In a previous blog we reported on the launch of the FiTI (Fisheries Transparency Initiative). Although the idea of an “EITI” for fisheries has been discussed for some time, the demand for something concrete has come from the Government of the Islamic Republic of Mauritania. They are funding Humboldt-Viadrina Governance Platform to design it and gather international support. The choice of Humboldt-Viadrina is because one of their founders, Peter Eigen, was a founding chair of EITI and Transparency International.
The first international advisory group meeting for the Fisheries Transparency Initiative was held in Berlin on the 24th of July. It brought together just over 30 people. There were government representatives from Costa Rica, Indonesia, Mauritania, and the Seychelles, as well as representatives from Germany’s Corporation for International Cooperation (GIZ), the World Bank and the African Development Bank. Fisheries sector representatives included those from Europe’s distant water fishing fleets (Cepesca, PFA), and CAOPA from Africa. Civil society included representatives from Bread for the World, ICSF, Greenpeace, Oceana, WWF, EJF and CFFA. Unfortunately, no representatives from distant water fishing nations governments, such as the EU, Russia, or China, were able to attend this time.
The FiTI is a multi-stakeholder initiative that takes inspiration from the design of the EITI. The FiTI will be a global initiative, implemented in each participating country. It will establish an international Multi-Stakeholder Board with equal representation from governments, the fisheries sector and civil society. It will establish principles, transparency criteria and procedural guidelines – what information needs to be published and how. Multi-stakeholder committees in each implementing country will verify information published through FiTI, which will be done on an annual basis.
If it is successful, the FiTI could produce substantial credible information on fisheries, published every year as FiTI reports. Deciding what information should be included in these reports was a key aim of the meeting – if transparency is important to help improve fisheries, then what information needs to be included?
The FiTI – dealing with initial concerns?
In our first blog about the FiTI we raised some concerns – how would a multi-stakeholder initiative work? How will small-scale fisheries be included and affected? Will the FiTI avoid having a narrow focus on combating IUU fishing? And above all, will the design of a FiTI have a positive impact for development and food security, or could it become a public relations exercise for countries and industrial fishing companies?
Such concerns, raised by CFFA and others, on transparency initiatives have been well recognized by the FiTI team and discussed during the first advisory group meeting. While a more comprehensive meeting report will be published on the Berlin meeting, I think it is useful to highlight some positive key outcomes:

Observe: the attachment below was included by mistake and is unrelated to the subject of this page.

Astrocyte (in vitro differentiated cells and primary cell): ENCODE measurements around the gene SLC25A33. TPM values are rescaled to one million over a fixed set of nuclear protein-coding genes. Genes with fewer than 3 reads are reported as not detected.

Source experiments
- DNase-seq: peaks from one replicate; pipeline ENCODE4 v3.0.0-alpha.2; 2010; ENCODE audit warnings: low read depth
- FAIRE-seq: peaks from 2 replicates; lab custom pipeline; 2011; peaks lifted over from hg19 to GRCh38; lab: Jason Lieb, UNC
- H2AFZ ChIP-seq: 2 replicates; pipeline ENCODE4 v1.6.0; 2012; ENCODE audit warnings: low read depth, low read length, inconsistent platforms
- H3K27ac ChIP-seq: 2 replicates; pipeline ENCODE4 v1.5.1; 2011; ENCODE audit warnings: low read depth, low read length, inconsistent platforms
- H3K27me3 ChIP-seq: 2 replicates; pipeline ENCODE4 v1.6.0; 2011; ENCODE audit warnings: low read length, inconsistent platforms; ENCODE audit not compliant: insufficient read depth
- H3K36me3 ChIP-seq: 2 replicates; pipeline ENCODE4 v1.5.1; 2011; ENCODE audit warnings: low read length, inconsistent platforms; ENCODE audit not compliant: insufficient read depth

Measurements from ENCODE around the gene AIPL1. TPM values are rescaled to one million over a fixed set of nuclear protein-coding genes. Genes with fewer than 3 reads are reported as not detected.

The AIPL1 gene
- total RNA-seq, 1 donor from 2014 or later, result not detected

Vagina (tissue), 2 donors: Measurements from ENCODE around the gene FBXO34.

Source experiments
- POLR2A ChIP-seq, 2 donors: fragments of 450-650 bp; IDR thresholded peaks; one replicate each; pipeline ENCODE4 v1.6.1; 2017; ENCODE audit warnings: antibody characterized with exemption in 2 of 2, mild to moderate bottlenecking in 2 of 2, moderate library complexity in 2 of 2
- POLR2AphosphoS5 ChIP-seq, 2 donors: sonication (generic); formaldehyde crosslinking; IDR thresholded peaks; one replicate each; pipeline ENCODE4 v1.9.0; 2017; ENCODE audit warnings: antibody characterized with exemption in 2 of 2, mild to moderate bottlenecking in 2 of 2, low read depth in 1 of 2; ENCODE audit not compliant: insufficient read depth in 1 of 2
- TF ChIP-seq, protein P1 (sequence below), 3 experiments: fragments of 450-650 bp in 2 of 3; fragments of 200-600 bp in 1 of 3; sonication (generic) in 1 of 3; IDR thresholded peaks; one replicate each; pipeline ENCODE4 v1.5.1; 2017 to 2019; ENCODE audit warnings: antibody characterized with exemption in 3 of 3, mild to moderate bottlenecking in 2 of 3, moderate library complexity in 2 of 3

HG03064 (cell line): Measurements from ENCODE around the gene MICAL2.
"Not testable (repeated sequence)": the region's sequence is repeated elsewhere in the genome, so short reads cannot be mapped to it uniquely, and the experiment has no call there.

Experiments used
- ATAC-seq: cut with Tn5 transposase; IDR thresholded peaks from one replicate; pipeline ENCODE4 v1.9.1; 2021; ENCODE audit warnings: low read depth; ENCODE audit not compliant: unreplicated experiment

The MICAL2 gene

1) There was a strong interest in linking the FiTI with other global commitments and policy documents in fisheries. This includes, for example, the FAO Code of Conduct for Responsible Fisheries, the European Union’s Common Fisheries Policy and related regulations. Most significantly, however, the FiTI could help elaborate and help implement the recommendations on transparency and participatory governance contained in two landmark FAO Voluntary Guidelines - on the Responsible Governance of Tenure in Land, Fisheries and Forests and on Securing Sustainable Small-Scale Fisheries. I think this is critical as this means the FiTI is complementary to ongoing initiatives in fisheries, and is not trying to establish something entirely new and outside existing commitments and achievements. These FAO guidelines have also been developed over many years of consultations, including with small-scale fishers, so the FiTI will be familiar and based on a solid footing.
2) There was strong support for the inclusion of small-scale fisheries within the initiative. The concept of the ‘fishing sector’ is not intended to focus only on the commercial or large-scale sector. This is positive as the FiTI could help advance data gathering and awareness of the importance of small-scale fishing. At the same time, the inclusion of the small-scale sector in the governance structure of the FiTI was considered essential. Organizations such as CAOPA in West Africa will have the opportunity to play a prominent role, something that is often lacking in global ‘partnerships’ for fisheries and ocean conservation.
3) The importance of gender considerations for the FiTI was raised. This is critical given the role of women in the sector, particularly in small scale fisheries, and the fact that women are often under-represented in fisheries data and policy debates. The FiTI will be developed to ensure data is gender sensitive and that the women in fisheries are strongly represented in the governance of the FiTI itself.